Victims might fear that what they say will become public and want to avoid the publicity.  Also, victims may be frightened that they could have to face their attacker again if they go through the university’s current process, making them less likely to report sexual assaults.

   According to a survey that was conducted in 2000 by the National Institute of Justice, 9 out of 10 victims of rape and sexual assault knew their offender.  That is an alarming rate that was very surprising to discover.

    Women are often given advice to travel in groups when attending parties or other functions, especially ones involving alcohol.  But that can only be so effective, especially if offenders committing the majority of attacks are someone the victim already knows and may even consider a friend.

    It is never the victim’s fault in a sexual assault case, but there are things that you can do to help protect yourself when going out at night to parties or other events involving alcohol.  Going out with a group of friends is always a good idea, as is avoiding alcoholic beverages offered to you that you did not pour yourself.

    I do agree that schools should have to report these types of allegations to law enforcement, but why are all the other procedures necessary?  It is not the university’s place to decide on criminal matters.  This is not something that is unique to RU by any means.  Most schools have similar procedures and have to follow the provisions set by Title IX. The most effective way to reduce the alarmingly high rate of sexual assaults on campus is for the victim to contact authorities after they have been attacked as soon as possible.  Having physical evidence such as physical injuries or DNA evidence is the most effective way to prove a sexual assault has been committed against an individual.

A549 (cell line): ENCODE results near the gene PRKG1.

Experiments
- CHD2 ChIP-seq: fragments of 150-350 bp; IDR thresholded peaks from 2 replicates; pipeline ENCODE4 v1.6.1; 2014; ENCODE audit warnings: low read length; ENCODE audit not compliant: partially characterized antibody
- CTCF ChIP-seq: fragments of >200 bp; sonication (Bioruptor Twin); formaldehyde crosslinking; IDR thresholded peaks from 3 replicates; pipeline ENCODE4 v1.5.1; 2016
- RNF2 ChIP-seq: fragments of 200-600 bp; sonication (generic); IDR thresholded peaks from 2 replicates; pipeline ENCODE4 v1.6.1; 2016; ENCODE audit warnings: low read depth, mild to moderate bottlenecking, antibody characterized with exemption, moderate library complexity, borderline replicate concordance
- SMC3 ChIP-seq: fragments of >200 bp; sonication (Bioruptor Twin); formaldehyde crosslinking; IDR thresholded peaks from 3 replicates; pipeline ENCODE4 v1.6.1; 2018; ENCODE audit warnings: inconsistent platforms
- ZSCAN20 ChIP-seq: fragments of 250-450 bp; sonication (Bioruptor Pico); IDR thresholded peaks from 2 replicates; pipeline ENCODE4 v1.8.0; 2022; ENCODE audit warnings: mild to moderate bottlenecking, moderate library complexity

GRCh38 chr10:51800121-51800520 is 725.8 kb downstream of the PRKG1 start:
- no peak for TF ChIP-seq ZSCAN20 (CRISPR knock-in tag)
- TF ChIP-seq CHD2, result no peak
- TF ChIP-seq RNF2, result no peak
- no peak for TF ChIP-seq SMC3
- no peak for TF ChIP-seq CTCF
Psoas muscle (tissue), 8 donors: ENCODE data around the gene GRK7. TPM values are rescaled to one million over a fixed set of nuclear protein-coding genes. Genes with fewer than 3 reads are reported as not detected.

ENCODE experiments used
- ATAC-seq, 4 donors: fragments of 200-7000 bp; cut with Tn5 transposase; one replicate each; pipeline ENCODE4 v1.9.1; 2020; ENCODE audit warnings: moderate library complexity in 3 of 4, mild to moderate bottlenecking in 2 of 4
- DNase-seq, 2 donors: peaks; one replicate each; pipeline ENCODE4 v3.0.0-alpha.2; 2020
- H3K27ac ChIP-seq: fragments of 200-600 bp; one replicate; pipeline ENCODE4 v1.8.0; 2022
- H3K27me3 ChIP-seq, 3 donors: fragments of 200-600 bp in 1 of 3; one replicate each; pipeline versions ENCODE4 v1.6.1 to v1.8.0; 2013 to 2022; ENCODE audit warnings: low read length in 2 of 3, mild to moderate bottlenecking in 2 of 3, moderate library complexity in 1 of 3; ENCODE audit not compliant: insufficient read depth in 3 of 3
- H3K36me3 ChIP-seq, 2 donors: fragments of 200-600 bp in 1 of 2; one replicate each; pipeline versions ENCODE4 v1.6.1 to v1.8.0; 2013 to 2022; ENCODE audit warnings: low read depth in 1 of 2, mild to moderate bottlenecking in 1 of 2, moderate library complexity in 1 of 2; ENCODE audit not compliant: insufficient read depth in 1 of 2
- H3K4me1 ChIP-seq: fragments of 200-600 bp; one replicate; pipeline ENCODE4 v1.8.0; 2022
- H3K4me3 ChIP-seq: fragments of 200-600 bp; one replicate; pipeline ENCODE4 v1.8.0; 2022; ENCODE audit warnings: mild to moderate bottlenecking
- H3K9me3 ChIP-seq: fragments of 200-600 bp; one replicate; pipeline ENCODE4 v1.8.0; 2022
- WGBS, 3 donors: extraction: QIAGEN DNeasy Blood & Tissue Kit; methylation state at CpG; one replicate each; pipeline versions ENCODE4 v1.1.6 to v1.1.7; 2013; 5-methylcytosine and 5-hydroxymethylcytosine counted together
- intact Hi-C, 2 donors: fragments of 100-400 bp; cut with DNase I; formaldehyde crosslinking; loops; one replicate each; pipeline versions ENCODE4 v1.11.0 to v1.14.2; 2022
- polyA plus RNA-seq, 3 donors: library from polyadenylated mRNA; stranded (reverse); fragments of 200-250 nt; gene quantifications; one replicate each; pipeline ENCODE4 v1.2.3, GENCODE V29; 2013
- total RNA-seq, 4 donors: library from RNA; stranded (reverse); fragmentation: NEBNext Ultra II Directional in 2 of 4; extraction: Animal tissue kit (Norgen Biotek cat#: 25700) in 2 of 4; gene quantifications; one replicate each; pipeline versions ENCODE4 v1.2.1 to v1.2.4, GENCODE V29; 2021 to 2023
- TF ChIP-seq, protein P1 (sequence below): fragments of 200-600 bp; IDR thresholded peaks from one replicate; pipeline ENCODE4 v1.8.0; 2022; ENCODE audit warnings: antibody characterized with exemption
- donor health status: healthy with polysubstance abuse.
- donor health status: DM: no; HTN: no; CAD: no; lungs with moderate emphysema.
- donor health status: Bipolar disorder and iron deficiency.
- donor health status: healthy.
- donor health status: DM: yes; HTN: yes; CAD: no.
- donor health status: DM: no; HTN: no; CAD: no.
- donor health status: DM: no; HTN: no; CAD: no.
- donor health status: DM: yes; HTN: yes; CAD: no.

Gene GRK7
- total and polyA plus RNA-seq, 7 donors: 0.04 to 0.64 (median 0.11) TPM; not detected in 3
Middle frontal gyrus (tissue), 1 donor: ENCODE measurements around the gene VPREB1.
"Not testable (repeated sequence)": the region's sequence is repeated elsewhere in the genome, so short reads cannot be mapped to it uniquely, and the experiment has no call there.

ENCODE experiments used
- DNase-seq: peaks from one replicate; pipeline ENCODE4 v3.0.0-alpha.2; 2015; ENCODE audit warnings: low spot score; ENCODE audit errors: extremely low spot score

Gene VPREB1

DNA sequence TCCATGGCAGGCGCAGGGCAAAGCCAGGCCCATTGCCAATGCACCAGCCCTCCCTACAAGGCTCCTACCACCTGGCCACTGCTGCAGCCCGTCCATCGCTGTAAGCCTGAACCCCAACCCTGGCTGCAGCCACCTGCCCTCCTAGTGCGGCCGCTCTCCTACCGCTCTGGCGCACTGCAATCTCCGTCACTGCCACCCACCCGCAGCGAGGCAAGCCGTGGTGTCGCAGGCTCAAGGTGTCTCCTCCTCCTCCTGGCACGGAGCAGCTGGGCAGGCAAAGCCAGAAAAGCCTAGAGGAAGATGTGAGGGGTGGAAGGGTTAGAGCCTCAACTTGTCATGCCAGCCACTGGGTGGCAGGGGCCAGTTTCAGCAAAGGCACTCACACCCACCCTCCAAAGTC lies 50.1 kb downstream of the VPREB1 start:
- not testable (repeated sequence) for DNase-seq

I understand that victims of sexual assault go through an array of emotions and trauma when dealing with the after effects of such a brutal act of violence, and I’m not going to even try to pretend that I have any idea what that must be like.

   But the only way to stop this type of violence is to hold these vial human beings accountable for their disgusting acts.  And for better or worse, it seems our society is moving towards the trend of needing more than just the victim’s testimony.  Recent media debacles, like the one the Rolling Stone UVA article caused, is making it even harder for victims to come forward after the fact. 

   It is not something that is going to change overnight.  A safe and secure environment where victim’s can go get the medical attention they need as quickly as possible needs to be on the forefront of colleges everywhere.

  Through terrible journalism and the grave mishandling of alleged attacks by universities and local law enforcement, we have unfortunately become a society that determines guilt or innocence on such a serious crime based on anything other than evidence?  If a drastic change in official policy and the way many victims go about reporting alleged assaults doesn’t happen soon, the problem will only get worse. 

   Do we really want to continue to live in a culture where guilt or innocence of a crime as serious as rape is determined on circumstantial evidence and a broken system? 

   Without change we are only hurting the innocent, whether that is the victim or the falsely accused and that really is a tragedy.